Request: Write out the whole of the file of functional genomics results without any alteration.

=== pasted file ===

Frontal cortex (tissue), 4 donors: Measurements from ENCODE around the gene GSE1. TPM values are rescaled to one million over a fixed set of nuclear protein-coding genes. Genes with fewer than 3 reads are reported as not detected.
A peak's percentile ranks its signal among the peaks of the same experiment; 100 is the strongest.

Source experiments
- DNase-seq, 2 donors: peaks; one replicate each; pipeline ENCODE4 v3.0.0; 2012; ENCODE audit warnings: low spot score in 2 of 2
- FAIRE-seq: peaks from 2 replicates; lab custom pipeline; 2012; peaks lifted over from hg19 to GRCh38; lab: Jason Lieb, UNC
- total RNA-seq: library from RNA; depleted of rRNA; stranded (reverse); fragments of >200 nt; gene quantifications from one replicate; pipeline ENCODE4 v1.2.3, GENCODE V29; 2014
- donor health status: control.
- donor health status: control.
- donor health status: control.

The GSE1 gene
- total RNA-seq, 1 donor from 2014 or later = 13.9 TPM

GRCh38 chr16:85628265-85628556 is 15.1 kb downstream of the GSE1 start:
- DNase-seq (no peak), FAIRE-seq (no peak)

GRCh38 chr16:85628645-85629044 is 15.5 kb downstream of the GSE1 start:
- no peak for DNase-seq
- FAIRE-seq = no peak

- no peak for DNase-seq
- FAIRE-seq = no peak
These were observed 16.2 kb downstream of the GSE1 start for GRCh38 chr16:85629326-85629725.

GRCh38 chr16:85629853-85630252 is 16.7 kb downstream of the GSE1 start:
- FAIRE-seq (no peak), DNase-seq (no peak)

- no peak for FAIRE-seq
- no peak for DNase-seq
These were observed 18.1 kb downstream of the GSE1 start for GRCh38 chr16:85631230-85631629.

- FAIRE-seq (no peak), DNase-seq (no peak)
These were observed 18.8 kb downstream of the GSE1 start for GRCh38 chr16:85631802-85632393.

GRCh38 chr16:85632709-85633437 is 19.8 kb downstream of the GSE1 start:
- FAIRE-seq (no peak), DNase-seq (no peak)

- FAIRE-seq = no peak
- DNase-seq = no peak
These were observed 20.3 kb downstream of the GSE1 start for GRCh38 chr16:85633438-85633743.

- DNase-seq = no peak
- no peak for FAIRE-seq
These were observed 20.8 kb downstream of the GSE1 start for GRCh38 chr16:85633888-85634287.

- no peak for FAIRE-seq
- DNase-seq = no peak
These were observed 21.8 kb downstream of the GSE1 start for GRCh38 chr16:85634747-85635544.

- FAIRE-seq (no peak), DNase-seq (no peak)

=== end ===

Frontal cortex (tissue), 4 donors: Measurements from ENCODE around the gene GSE1. TPM values are rescaled to one million over a fixed set of nuclear protein-coding genes. Genes with fewer than 3 reads are reported as not detected.
A peak's percentile ranks its signal among the peaks of the same experiment; 100 is the strongest.

Source experiments
- DNase-seq, 2 donors: peaks; one replicate each; pipeline ENCODE4 v3.0.0; 2012; ENCODE audit warnings: low spot score in 2 of 2
- FAIRE-seq: peaks from 2 replicates; lab custom pipeline; 2012; peaks lifted over from hg19 to GRCh38; lab: Jason Lieb, UNC
- total RNA-seq: library from RNA; depleted of rRNA; stranded (reverse); fragments of >200 nt; gene quantifications from one replicate; pipeline ENCODE4 v1.2.3, GENCODE V29; 2014
- donor health status: control.
- donor health status: control.
- donor health status: control.

The GSE1 gene
- total RNA-seq, 1 donor from 2014 or later = 13.9 TPM

GRCh38 chr16:85628265-85628556 is 15.1 kb downstream of the GSE1 start:
- DNase-seq (no peak), FAIRE-seq (no peak)

GRCh38 chr16:85628645-85629044 is 15.5 kb downstream of the GSE1 start:
- no peak for DNase-seq
- FAIRE-seq = no peak

- no peak for DNase-seq
- FAIRE-seq = no peak
These were observed 16.2 kb downstream of the GSE1 start for GRCh38 chr16:85629326-85629725.

GRCh38 chr16:85629853-85630252 is 16.7 kb downstream of the GSE1 start:
- FAIRE-seq (no peak), DNase-seq (no peak)

- no peak for FAIRE-seq
- no peak for DNase-seq
These were observed 18.1 kb downstream of the GSE1 start for GRCh38 chr16:85631230-85631629.

- FAIRE-seq (no peak), DNase-seq (no peak)
These were observed 18.8 kb downstream of the GSE1 start for GRCh38 chr16:85631802-85632393.

GRCh38 chr16:85632709-85633437 is 19.8 kb downstream of the GSE1 start:
- FAIRE-seq (no peak), DNase-seq (no peak)

- FAIRE-seq = no peak
- DNase-seq = no peak
These were observed 20.3 kb downstream of the GSE1 start for GRCh38 chr16:85633438-85633743.

- DNase-seq = no peak
- no peak for FAIRE-seq
These were observed 20.8 kb downstream of the GSE1 start for GRCh38 chr16:85633888-85634287.

- no peak for FAIRE-seq
- DNase-seq = no peak
These were observed 21.8 kb downstream of the GSE1 start for GRCh38 chr16:85634747-85635544.

- FAIRE-seq (no peak), DNase-seq (no peak)